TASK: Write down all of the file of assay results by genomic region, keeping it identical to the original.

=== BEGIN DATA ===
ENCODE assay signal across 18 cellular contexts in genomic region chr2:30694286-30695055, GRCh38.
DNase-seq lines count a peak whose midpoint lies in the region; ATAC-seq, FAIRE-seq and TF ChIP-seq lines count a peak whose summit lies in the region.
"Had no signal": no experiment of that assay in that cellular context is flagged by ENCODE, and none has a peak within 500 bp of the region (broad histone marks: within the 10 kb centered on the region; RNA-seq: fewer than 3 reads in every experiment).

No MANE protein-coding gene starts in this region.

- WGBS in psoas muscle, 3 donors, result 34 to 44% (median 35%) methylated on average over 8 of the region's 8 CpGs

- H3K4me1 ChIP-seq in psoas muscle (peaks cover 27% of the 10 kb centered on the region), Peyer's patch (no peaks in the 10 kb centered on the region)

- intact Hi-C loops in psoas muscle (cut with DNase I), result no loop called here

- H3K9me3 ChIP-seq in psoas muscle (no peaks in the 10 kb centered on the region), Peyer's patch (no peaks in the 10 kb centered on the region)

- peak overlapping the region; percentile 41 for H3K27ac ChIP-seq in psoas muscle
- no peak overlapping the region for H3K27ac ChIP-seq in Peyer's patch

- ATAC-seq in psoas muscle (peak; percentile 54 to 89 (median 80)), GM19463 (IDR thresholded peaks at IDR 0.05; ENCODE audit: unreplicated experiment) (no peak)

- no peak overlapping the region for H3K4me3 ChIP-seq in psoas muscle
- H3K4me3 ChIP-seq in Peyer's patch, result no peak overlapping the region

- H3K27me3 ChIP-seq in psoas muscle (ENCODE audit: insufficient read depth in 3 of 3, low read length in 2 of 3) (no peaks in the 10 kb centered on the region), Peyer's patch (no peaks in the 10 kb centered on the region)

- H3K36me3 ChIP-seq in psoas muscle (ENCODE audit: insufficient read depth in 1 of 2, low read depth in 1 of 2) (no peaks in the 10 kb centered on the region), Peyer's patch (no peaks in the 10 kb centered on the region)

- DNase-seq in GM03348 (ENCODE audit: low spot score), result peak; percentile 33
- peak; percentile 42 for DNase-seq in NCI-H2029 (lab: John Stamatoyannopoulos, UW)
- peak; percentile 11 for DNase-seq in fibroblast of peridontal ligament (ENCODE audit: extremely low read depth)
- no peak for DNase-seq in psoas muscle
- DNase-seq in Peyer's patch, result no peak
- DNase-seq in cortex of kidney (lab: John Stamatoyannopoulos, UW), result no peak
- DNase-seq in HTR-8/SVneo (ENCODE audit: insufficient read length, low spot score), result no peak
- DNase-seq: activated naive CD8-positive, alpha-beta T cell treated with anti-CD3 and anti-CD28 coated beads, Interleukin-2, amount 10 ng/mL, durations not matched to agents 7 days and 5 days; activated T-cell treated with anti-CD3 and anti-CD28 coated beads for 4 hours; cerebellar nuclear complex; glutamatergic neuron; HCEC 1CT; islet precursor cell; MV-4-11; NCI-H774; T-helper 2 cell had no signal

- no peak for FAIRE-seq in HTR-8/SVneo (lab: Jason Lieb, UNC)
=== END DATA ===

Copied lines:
ENCODE assay signal across 18 cellular contexts in genomic region chr2:30694286-30695055, GRCh38.
DNase-seq lines count a peak whose midpoint lies in the region; ATAC-seq, FAIRE-seq and TF ChIP-seq lines count a peak whose summit lies in the region.
"Had no signal": no experiment of that assay in that cellular context is flagged by ENCODE, and none has a peak within 500 bp of the region (broad histone marks: within the 10 kb centered on the region; RNA-seq: fewer than 3 reads in every experiment).

No MANE protein-coding gene starts in this region.

- WGBS in psoas muscle, 3 donors, result 34 to 44% (median 35%) methylated on average over 8 of the region's 8 CpGs

- H3K4me1 ChIP-seq in psoas muscle (peaks cover 27% of the 10 kb centered on the region), Peyer's patch (no peaks in the 10 kb centered on the region)

- intact Hi-C loops in psoas muscle (cut with DNase I), result no loop called here

- H3K9me3 ChIP-seq in psoas muscle (no peaks in the 10 kb centered on the region), Peyer's patch (no peaks in the 10 kb centered on the region)

- peak overlapping the region; percentile 41 for H3K27ac ChIP-seq in psoas muscle
- no peak overlapping the region for H3K27ac ChIP-seq in Peyer's patch

- ATAC-seq in psoas muscle (peak; percentile 54 to 89 (median 80)), GM19463 (IDR thresholded peaks at IDR 0.05; ENCODE audit: unreplicated experiment) (no peak)

- no peak overlapping the region for H3K4me3 ChIP-seq in psoas muscle
- H3K4me3 ChIP-seq in Peyer's patch, result no peak overlapping the region

- H3K27me3 ChIP-seq in psoas muscle (ENCODE audit: insufficient read depth in 3 of 3, low read length in 2 of 3) (no peaks in the 10 kb centered on the region), Peyer's patch (no peaks in the 10 kb centered on the region)

- H3K36me3 ChIP-seq in psoas muscle (ENCODE audit: insufficient read depth in 1 of 2, low read depth in 1 of 2) (no peaks in the 10 kb centered on the region), Peyer's patch (no peaks in the 10 kb centered on the region)

- DNase-seq in GM03348 (ENCODE audit: low spot score), result peak; percentile 33
- peak; percentile 42 for DNase-seq in NCI-H2029 (lab: John Stamatoyannopoulos, UW)
- peak; percentile 11 for DNase-seq in fibroblast of peridontal ligament (ENCODE audit: extremely low read depth)
- no peak for DNase-seq in psoas muscle
- DNase-seq in Peyer's patch, result no peak
- DNase-seq in cortex of kidney (lab: John Stamatoyannopoulos, UW), result no peak
- DNase-seq in HTR-8/SVneo (ENCODE audit: insufficient read length, low spot score), result no peak
- DNase-seq: activated naive CD8-positive, alpha-beta T cell treated with anti-CD3 and anti-CD28 coated beads, Interleukin-2, amount 10 ng/mL, durations not matched to agents 7 days and 5 days; activated T-cell treated with anti-CD3 and anti-CD28 coated beads for 4 hours; cerebellar nuclear complex; glutamatergic neuron; HCEC 1CT; islet precursor cell; MV-4-11; NCI-H774; T-helper 2 cell had no signal

- no peak for FAIRE-seq in HTR-8/SVneo (lab: Jason Lieb, UNC)